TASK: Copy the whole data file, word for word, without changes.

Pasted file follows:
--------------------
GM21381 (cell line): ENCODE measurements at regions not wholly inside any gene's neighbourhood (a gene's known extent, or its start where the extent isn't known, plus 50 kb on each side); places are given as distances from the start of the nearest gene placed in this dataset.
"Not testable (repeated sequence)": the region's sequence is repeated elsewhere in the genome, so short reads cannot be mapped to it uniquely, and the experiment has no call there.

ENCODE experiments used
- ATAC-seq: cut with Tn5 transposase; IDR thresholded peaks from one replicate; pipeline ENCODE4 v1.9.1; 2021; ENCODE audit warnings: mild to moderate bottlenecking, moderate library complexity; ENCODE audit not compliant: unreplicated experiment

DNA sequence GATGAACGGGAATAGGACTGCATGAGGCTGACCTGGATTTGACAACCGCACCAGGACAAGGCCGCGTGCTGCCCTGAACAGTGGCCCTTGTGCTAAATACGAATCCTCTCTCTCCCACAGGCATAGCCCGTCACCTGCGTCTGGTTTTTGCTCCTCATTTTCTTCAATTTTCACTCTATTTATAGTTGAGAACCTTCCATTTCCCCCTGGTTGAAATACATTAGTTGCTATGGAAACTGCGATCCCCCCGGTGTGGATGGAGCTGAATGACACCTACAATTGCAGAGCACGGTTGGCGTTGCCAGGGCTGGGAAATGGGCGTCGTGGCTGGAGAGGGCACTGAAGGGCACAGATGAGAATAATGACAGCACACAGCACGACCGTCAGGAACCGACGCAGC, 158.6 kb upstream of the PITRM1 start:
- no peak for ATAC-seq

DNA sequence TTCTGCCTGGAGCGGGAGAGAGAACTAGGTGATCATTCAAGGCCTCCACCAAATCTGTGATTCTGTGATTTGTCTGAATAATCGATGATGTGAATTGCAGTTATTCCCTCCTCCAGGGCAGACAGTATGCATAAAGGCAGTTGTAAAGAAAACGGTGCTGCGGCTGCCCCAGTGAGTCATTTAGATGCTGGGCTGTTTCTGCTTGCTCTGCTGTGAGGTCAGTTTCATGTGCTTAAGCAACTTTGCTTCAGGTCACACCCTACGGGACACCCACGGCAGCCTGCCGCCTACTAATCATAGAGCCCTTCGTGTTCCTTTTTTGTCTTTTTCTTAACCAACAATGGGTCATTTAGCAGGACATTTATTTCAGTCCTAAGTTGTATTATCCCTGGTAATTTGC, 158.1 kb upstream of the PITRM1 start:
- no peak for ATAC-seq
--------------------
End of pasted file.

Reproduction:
GM21381 (cell line): ENCODE measurements at regions not wholly inside any gene's neighbourhood (a gene's known extent, or its start where the extent isn't known, plus 50 kb on each side); places are given as distances from the start of the nearest gene placed in this dataset.
"Not testable (repeated sequence)": the region's sequence is repeated elsewhere in the genome, so short reads cannot be mapped to it uniquely, and the experiment has no call there.

ENCODE experiments used
- ATAC-seq: cut with Tn5 transposase; IDR thresholded peaks from one replicate; pipeline ENCODE4 v1.9.1; 2021; ENCODE audit warnings: mild to moderate bottlenecking, moderate library complexity; ENCODE audit not compliant: unreplicated experiment

DNA sequence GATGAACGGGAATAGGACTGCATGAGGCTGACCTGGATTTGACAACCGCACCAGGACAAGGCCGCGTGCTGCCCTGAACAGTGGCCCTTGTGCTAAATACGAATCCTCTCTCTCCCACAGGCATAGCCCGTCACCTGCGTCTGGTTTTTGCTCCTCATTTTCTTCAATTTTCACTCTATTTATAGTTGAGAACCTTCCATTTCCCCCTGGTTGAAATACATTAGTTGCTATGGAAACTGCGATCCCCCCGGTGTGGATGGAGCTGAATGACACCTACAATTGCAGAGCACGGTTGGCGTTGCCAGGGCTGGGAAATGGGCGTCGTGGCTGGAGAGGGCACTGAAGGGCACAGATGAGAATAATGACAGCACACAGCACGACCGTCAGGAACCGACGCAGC, 158.6 kb upstream of the PITRM1 start:
- no peak for ATAC-seq

DNA sequence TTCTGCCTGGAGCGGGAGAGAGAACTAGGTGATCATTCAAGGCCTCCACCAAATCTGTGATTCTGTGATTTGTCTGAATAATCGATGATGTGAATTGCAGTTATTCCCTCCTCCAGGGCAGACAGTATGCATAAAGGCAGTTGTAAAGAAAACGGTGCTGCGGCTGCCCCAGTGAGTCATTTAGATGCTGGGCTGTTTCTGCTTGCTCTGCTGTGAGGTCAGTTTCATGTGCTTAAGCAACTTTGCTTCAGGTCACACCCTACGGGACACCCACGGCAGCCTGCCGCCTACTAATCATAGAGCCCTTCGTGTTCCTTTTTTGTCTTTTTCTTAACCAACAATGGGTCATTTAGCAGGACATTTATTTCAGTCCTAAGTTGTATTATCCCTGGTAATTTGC, 158.1 kb upstream of the PITRM1 start:
- no peak for ATAC-seq